Ever feel like you’re at the mercy of a vending machine when it comes grabbing lunch? Wonder if the drive-thru is your only option for ‘fast food?’ Or, consider anything besides food left in the break room as breakfast?
You’re not alone. Most of us eat on the fly—some days we can’t avoid it. I often hear from my clients that it’s hard to figure out what to eat in our go-go-go culture. The key question is, how do I create meals and snacks that balance taste, nutrition, convenience, and self-care.
The answer is simple: set an intention to plan ahead. Just as you manage your schedule around work and family, having some plan or intention for breakfast, lunch or dinner, helps you have choices other than being stuck with foods left out in the work break room -- these foods may taste good and let’s balance that with how you feel (sleepy, run-down, and irritable because fundamentally you’re not fed well!).
Anatomy of a Meal = Vegetable or Fruit + Fat + Protein + Carbohydrate
My experience tells me that people generally do well if they eat three meals a day, with one or two or three snacks (there can be variation from person to person and day to day with number of snacks needed). What makes a meal is simple: A vegetable or fruit + fat + protein + carbohydrate.
An example of a simple, quick meal—black beans with salsa, cheese and avocado and a side of fruit or yogurt—fits the bill. So does this: a peanut butter and jelly sandwich with veggies and dip. Both take no time at all; you can put these ingredients in a lunch bag or to-go container and voila! You’ve got a great meal! Also there’s no need to be gourmet or complicated with food. I adore the pre-prepared foods at our local Portland grocery stores and rely on them often for quick meals.
(A word about the carbohydrates, not the most popular now, yet they are the human body’s preferred source of fuel. When carbohydrates are digested, they turn into glucose, and your brain uses glucose to the tune of 300-500 calories per day! There are many carb options to fit your needs. Try beans or lentils, legumes, peas, quinoa, pasta, winter squash. Yogurt and fruit are good sources, too.)
This vegetable or fruit + fat + protein + carbohydrate meal equation follows a Mediterranean eating style, a type of eating that has the most scientific evidence supporting overall optimal health over any other eating style. It’s been shown that people who live in cultures along the Mediterranean have the best health and are happy thanks in large part to their diet, which consists of carbs, olive oil and lots of fruits and vegetables.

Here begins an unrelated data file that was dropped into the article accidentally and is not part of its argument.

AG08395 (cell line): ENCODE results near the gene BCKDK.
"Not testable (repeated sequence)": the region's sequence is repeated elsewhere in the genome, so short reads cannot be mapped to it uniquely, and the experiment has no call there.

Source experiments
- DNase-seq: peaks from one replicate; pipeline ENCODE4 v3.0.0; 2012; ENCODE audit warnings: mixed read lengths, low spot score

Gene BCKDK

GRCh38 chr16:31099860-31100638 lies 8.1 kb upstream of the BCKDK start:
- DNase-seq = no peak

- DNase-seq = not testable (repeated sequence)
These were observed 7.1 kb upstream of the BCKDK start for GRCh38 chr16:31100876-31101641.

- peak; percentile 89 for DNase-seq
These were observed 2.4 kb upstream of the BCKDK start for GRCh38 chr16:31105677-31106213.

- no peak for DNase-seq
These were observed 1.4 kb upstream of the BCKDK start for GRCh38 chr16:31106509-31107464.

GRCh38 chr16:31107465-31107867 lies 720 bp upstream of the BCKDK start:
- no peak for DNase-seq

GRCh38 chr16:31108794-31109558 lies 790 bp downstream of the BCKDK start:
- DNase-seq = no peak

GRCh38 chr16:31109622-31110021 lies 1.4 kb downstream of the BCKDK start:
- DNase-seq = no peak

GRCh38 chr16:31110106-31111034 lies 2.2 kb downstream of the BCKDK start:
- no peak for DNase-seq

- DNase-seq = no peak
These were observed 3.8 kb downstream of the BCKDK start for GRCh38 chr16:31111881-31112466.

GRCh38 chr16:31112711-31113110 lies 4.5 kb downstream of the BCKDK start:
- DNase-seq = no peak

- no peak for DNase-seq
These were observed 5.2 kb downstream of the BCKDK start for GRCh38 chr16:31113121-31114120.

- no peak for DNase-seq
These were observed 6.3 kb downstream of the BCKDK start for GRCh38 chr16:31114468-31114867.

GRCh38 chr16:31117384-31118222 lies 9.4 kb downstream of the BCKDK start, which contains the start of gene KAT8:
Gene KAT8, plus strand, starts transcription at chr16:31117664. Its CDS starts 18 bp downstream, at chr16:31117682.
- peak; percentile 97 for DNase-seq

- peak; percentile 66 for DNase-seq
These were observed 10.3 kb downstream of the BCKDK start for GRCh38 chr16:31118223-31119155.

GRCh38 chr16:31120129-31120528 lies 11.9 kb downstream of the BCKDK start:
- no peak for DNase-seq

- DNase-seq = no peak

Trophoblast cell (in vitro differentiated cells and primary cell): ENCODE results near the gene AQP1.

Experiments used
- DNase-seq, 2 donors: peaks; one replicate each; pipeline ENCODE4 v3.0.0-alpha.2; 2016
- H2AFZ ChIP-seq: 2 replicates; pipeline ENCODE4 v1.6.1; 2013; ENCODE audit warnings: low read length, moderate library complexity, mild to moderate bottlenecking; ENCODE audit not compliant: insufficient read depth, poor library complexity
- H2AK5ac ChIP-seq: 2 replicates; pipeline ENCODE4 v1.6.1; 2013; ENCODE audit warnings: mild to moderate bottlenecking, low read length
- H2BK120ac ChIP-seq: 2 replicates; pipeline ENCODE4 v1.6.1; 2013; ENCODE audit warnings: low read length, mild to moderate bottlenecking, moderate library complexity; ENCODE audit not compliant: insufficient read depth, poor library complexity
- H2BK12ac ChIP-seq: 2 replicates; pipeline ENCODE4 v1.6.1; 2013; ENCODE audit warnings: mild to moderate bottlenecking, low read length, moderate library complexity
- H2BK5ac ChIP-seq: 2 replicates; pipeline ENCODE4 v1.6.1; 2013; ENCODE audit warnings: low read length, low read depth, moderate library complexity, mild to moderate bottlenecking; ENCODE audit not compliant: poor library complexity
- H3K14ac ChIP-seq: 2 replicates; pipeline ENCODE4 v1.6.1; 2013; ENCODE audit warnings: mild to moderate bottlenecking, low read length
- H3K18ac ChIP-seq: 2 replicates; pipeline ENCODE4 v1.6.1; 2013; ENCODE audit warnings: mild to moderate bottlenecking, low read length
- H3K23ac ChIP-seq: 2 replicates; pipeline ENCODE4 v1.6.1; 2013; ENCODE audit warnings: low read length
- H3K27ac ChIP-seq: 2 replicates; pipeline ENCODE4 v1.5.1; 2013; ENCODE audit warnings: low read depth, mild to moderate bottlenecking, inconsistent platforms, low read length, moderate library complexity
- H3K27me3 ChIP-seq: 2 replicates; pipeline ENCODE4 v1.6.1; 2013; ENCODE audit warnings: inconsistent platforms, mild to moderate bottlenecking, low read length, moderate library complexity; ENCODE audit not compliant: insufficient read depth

What I LOVE about Mediterranean style eating is that taste and flexibility are paramount. They are not counting calories, fat or carb grams in Spain or Italy or France. Let’s follow suit—throw away the rigid diet plans and take on taste, flexibility and prioritizing food/eating to its rightful importance!
Anatomy of a Snack = Carb Choice + Protein or a Fat
I wholeheartedly endorse snacks because people feel better (as in energized, focused, relaxed) if they don’t go longer than 5 waking hours without eating a meal or snack. So if you eat lunch at Noon and dinner at 7:30 PM, that’s more than 7 hours between meals! Consider eating a snack at 3 or 4 pm. This can help you arrive at dinner with gentle hunger instead of an overwhelming, could-eat-the-kitchen-sink hunger.
Snacks can set you up for success in so many ways. I recommend snacks based on individual assessment and most people need at least 1-3 snacks per day. Some examples of snacks that work well include:
- Apple + string cheese
- Berries + handful or two of nuts
- Yogurt with handful of nuts or granola
- Sliced veggies + hummus
- Handfuls of nuts and dried fruit
- Pita with tuna salad
- Corn tortillas + cheese + salsa
- Avocado + salsa + toast or corn tortilla
In Sum: Plan Ahead and Be Flexible with Food
First and foremost it’s important to be flexible with food—don’t get bogged down with calorie counts or do’s and don’ts. Just remember, most of us need 3 meals and 1-3 snacks per day.
Another important tip, you don’t need to strive for perfection in your eating, just do your best! People can get discouraged if they feel less than perfect in their mind’s eye with eating, which may lead to frustration and giving up all together. Find a middle ground, and you’ll do well.
My practice style is based on careful listening and an empathetic approach that understands eating and self-care is deeply personal for each patient.